Celtic-St. Columban of Luxeuil and Bobbio-21 November 2016

Celtic-St. Columban of Luxeuil and Bobbio


Photograph of the Saint Columbanus Window in the crypt at the Abbey of Bobbio

Born in West Leinster, Ireland, 530-543; died November 23, 615.

The life of Saint Columban teaches the benefits of trusting obedience to God and those who are placed in authority over us. Whenever events turned seemingly bad, they led Columban to a new adventure, to doing even greater work for the Kingdom of God. When God closes one door, He always opens another–even closer to His inner sanctum–if we obediently follow where He leads us.

There are few extant manuscripts about the life of Columban, but the Abbot Jonas wrote his biography about 30 years after the saint’s death. While the current view of Columbanus is one of a stern man who hurled anathemas and often flew into a rage (for example, felling a 50-year-old tree with a single blow), his biographer shows a gentle, devout, rigorous, yet soft-spoken man. If Columbanus blazed with the strength of God, he also shone with the love of Christ.

The good abbot Jonas tells us that Saint Columban was born of a noble Leinster family and received a classical education at Clonard, the great mother-school of Ireland, which Saint Finnian (f.d. December 12) had founded with a Gaelic blending of sanctity and scholarship.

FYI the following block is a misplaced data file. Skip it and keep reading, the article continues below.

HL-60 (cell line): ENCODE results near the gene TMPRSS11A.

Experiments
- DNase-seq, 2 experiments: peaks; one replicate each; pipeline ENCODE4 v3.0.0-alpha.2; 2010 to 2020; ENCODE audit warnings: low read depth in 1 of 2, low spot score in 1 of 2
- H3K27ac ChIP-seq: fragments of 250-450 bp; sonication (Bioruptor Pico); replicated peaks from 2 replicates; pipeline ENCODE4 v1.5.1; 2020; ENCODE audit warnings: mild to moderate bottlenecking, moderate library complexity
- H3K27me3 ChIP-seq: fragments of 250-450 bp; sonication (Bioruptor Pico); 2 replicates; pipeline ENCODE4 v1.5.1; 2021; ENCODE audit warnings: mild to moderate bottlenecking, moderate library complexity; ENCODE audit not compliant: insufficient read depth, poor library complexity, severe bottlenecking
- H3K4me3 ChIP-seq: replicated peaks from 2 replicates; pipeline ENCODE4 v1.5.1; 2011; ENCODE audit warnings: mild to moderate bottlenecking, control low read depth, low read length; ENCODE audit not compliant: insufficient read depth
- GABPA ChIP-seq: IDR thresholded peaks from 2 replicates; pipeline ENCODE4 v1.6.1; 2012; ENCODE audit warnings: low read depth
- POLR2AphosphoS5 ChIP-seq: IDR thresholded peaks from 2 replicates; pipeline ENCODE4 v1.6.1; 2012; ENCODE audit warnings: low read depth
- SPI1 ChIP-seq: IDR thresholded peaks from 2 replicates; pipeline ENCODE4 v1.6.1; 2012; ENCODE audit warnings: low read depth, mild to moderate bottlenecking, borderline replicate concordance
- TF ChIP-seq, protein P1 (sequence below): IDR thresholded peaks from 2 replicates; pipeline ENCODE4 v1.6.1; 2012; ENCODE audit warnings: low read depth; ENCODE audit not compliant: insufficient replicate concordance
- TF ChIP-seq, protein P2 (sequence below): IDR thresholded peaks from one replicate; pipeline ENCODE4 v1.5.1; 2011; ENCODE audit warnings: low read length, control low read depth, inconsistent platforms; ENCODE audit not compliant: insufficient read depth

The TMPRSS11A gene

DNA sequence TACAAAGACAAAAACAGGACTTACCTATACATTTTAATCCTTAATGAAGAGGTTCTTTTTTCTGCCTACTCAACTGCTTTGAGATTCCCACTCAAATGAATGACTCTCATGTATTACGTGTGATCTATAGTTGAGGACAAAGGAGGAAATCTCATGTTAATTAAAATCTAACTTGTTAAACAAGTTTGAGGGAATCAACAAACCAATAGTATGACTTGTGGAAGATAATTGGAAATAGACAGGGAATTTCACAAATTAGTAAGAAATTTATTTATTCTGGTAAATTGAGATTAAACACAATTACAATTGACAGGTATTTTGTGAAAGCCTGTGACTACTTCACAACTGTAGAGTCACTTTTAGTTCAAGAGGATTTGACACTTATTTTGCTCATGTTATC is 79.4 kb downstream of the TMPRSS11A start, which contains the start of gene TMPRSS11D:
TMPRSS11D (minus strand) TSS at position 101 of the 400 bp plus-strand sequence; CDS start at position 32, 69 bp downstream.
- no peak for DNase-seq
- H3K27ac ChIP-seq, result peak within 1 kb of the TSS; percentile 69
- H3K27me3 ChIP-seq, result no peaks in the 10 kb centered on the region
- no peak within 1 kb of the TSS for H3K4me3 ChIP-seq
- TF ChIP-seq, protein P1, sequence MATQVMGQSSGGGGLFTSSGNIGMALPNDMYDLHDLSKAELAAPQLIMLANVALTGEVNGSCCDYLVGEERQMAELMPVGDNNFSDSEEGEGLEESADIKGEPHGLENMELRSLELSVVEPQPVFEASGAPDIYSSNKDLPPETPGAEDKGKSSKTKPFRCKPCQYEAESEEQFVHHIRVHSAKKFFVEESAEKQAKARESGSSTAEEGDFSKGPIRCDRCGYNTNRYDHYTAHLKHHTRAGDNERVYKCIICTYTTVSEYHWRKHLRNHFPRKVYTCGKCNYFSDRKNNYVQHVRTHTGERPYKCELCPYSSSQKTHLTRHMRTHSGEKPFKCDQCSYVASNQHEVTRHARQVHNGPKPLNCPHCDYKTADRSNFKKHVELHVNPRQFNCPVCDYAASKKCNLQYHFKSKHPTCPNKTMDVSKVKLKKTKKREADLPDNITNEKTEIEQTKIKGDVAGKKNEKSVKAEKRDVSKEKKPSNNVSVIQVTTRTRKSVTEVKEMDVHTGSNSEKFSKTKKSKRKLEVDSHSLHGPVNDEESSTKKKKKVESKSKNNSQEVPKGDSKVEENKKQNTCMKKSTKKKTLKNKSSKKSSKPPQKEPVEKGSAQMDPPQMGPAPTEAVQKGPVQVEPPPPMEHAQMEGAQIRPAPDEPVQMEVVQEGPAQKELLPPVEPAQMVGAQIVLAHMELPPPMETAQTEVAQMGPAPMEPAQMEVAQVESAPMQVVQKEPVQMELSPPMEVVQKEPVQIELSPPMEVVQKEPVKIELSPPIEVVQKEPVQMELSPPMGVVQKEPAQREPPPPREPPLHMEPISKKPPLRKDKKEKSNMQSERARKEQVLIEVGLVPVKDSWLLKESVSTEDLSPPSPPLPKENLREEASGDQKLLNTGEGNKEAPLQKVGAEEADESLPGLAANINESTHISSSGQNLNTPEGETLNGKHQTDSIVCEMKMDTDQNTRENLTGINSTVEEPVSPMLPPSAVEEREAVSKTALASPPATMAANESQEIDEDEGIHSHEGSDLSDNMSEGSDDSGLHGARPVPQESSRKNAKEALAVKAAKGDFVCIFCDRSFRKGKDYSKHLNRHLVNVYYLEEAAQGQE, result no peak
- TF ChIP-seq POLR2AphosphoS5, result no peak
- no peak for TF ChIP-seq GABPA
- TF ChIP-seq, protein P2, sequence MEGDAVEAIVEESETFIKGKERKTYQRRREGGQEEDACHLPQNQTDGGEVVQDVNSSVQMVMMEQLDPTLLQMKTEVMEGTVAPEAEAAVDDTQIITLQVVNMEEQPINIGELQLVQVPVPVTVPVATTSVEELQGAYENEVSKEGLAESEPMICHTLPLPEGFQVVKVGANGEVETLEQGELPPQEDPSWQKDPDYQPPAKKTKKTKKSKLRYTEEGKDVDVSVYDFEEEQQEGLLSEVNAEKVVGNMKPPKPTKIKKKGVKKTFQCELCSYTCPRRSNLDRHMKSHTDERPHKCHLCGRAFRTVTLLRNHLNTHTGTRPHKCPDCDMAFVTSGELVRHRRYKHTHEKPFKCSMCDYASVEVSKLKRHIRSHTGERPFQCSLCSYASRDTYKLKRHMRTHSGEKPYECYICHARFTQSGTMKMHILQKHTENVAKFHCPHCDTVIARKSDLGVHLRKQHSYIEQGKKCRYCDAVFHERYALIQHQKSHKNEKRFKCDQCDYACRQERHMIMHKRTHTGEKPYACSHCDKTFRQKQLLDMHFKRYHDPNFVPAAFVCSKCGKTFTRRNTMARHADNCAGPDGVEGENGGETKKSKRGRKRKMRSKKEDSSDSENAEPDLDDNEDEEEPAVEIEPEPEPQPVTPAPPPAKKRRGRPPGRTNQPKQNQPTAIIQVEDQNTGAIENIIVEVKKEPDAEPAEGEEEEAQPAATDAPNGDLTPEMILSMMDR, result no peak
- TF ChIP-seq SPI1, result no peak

Jonas reports that Columban was handsome of appearance with a fair complexion, and soon crossed swords with the devil in the form of “lascivae puellae,” wanton girls. Somewhere about this time the king of Cualann sent his daughter to Saint Finnian at Clonard to read her Psalter in Latin.[read more]

Second Life

St. Columban

Columban was a native of Leinster, and seems to have been of a respectable family. Of the precise date of his birth we are not informed. According to some accounts it was about 559, but according to others it was several years earlier. He received a good classical education, and resolved early to embrace an ascetic life. But the good looks and winning ways of the Irish girls were a snare to him. He tried to forget their bright eyes by toiling (desudavit) at grammar, rhetoric, and geometry, but found that at least syntax and the problems of Euclid were a less attractive study than pretty faces, and that the dry rules of rhetoric failed altogether before the winsome prattle of light- hearted maidens. He consulted an old woman who lived as a recluse. She warned him that if he wished to maintain his purpose of self-conquest he must fly to a region where girls are less beautiful and seductive than Ireland. “Save thyself, young man, and fly!” His resolution was formed; he decided on going away. [ read on]